Friday, April 16, 2010

Chase to Kane: Spend Money You Don't Have

In the midst of a financial crisis, Americans have been following common-sense rules that should have been followed for the past few decades.  These include balancing checkbooks, reducing debt and credit purchases, and essentially not spending money they do not have.  While the means to which we reached this end (failing financial institutions, skyrocketing unemployment, "The Great Recession") are far from ideal, if any good comes out of this whole ordeal, it is the rise of fiscal responsibility beginning at the grassroots level.

But herein lies the problem.  Financial institutions like large banks don't make as much money when they have smart, fiscally responsible consumers.  In 2009 banks stood to make over $38 billion in overdraft fees; fees that they raised during the recession to rake in more money.  The overdraft situation got so out of hand that Congress stepped in to regulate the way banks go about charging customers for spending money they do not have.

Credit card companies also were on the receiving end of Congressional action when Rep. Carolyn Maloney (D-NY) spearheaded legislation to protect the consumer against such practices as retroactive rate increases and overdraft fees.  Credit card companies saw about $10 billion of revenue from these former rules.

In other words, banks and financial institutions are in place for one thing and one thing only: to make money at any and all costs.  I'm reminded of this periodically when I get a letter from Chase regarding one of my credit cards.  I took out two cards with the bank, one for everyday purchases and the other for online purchases.  I don't really use the online one because I hate to pay for shipping.  Well, Chase does not really like the fact that I'm not using this card as often as they would like, so they send me crap in the mail like the letter above, urging me to "Write a check now. Pay it off later."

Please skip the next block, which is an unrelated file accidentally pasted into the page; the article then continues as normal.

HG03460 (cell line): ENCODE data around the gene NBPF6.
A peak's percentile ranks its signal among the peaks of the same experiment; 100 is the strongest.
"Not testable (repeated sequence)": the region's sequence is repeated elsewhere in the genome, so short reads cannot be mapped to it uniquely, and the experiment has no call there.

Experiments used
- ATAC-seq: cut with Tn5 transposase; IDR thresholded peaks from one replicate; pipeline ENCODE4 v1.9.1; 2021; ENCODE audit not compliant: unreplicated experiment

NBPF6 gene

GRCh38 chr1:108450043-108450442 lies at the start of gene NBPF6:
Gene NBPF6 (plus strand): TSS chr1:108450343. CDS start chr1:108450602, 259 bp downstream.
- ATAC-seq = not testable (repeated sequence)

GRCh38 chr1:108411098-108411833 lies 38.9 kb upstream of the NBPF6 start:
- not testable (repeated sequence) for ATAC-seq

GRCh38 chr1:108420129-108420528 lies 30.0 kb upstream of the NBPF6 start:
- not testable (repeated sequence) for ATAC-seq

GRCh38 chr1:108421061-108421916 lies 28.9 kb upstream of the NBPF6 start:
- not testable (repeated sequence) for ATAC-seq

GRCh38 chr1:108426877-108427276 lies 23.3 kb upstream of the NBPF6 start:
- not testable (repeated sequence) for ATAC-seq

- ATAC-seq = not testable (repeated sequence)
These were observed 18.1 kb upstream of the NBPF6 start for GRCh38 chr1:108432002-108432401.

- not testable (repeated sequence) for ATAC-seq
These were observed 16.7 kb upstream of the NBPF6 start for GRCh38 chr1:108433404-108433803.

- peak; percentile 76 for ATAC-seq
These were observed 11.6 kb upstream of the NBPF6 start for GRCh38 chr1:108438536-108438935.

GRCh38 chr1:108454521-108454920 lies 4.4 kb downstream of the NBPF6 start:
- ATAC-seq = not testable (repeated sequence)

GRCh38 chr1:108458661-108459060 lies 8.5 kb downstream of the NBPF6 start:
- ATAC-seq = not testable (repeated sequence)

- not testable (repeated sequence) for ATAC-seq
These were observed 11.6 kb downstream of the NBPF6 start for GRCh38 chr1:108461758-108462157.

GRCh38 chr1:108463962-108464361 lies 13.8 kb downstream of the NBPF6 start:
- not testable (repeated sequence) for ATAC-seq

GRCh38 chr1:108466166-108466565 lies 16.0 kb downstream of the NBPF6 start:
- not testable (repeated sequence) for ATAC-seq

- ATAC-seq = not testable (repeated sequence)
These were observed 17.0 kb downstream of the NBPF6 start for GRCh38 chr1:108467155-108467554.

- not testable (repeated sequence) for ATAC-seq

I'm a recent college graduate, saddled with debt from tuition, and I live in New York.  Those three things should tell Chase that I have no money.  Which is exactly why I get these letters.  I write a check associated with my credit card, I "pay it off later" and pay interest on it, which helps the bank's bottom line.  Now I'm getting screwed, because I'm spending money I don't have and accruing interests charges I can't pay for, but who cares because now I have some sweet new shoes or a PS3.  And it's not just the letters.  I'll go to the bank to deposit a check and get hounded like a hot chick at a dive bar by the bank employees looking to whisk me away to their cubicle to "verify my information" while they deposit my check.  And what do you know, almost every time I do this I am pre-approved for one of their cards.  I now stay in line and shoo them away to avoid their persistent card hawking ways.

It all boils down to fiscal responsibility.  But the consumer is behind the 8 ball when large banks are urging them to spend money they don't have now and pay it off later with fees attached.  They're essentially preying on consumers who (they hope) do not know any better.  So the fault here is twofold - the banks ought to act more like corporate citizens than corporate predators and the consumer needs to realize his/her limits financially when spending money or taking out loans.  Otherwise the two parties feed off of each other and both go bust (and we know which party the government bails out in that situation).

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